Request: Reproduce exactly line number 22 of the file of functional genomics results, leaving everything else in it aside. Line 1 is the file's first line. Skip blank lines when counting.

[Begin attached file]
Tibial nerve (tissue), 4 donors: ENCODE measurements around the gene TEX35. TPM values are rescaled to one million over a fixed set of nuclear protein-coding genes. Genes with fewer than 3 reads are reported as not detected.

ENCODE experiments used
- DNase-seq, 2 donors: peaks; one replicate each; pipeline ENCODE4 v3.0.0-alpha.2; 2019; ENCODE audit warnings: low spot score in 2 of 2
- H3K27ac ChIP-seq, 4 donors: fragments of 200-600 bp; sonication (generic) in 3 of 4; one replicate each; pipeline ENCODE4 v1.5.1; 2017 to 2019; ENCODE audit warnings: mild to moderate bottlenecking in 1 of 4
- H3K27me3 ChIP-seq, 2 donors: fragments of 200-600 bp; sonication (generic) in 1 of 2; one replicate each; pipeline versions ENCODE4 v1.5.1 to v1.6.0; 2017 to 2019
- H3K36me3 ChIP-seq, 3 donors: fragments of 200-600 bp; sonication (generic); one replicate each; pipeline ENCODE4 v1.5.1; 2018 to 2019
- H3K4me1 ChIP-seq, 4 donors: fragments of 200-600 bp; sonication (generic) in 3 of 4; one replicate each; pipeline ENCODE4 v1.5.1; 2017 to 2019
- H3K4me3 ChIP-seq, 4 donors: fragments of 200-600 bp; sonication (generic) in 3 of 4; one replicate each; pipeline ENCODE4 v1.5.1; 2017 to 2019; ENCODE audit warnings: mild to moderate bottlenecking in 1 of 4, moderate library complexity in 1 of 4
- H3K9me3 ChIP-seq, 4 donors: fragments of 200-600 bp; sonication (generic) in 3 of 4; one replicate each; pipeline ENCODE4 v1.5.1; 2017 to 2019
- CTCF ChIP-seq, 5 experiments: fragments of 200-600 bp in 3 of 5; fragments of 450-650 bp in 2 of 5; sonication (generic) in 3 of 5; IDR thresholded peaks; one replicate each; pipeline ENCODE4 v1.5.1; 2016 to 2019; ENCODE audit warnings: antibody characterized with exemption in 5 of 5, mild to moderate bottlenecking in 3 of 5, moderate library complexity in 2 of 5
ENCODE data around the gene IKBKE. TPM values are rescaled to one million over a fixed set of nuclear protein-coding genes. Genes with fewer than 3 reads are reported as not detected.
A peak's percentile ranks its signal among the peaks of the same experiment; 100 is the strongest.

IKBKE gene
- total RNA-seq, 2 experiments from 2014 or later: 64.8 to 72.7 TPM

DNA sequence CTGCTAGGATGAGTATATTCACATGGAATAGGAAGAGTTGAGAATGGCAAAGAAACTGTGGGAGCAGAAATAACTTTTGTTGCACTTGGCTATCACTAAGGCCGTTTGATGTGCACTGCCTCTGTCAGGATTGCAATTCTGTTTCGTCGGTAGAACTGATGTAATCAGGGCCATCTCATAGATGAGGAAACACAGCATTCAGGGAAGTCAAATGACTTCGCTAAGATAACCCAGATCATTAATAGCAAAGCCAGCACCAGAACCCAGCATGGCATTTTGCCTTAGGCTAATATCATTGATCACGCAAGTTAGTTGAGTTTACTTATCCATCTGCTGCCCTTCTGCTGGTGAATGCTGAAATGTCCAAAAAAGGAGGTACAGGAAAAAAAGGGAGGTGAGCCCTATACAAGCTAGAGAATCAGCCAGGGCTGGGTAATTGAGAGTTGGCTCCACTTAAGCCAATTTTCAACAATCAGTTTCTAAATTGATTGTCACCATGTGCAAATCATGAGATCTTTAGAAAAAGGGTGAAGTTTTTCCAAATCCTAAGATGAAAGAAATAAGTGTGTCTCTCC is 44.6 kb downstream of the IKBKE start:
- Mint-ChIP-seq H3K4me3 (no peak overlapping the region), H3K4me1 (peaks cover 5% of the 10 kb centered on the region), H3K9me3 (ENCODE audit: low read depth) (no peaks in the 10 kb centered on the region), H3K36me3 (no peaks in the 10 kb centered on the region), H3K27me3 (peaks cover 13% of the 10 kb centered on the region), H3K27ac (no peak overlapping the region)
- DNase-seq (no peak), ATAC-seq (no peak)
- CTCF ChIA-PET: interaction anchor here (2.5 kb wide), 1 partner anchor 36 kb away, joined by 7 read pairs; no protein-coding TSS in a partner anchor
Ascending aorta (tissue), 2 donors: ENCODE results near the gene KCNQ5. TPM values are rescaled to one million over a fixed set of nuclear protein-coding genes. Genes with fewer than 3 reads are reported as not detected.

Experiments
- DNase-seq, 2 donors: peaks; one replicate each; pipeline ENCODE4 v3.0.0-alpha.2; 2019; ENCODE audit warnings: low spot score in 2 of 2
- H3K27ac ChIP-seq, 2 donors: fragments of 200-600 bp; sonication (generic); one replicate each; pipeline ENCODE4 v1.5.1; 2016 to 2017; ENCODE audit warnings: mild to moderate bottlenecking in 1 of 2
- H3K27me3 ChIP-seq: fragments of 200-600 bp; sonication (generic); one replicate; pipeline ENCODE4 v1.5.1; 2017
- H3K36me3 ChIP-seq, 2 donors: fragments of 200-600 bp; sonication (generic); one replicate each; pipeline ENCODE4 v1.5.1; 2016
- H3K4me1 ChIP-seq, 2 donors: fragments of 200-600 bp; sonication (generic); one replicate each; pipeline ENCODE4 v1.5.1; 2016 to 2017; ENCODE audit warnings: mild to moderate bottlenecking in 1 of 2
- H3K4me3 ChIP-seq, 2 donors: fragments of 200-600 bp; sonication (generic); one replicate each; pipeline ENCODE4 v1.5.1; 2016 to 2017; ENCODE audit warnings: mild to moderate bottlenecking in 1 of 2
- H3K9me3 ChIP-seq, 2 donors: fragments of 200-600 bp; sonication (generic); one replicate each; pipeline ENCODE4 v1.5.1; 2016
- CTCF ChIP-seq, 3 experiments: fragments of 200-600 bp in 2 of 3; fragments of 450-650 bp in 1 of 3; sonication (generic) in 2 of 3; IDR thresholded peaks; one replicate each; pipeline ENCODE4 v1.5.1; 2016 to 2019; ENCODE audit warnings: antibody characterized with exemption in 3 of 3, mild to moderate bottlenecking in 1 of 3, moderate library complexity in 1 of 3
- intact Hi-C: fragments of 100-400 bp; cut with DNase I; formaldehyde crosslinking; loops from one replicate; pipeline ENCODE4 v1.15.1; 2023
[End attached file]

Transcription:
- H3K27ac ChIP-seq, 2 donors: fragments of 200-600 bp; sonication (generic); one replicate each; pipeline ENCODE4 v1.5.1; 2016 to 2017; ENCODE audit warnings: mild to moderate bottlenecking in 1 of 2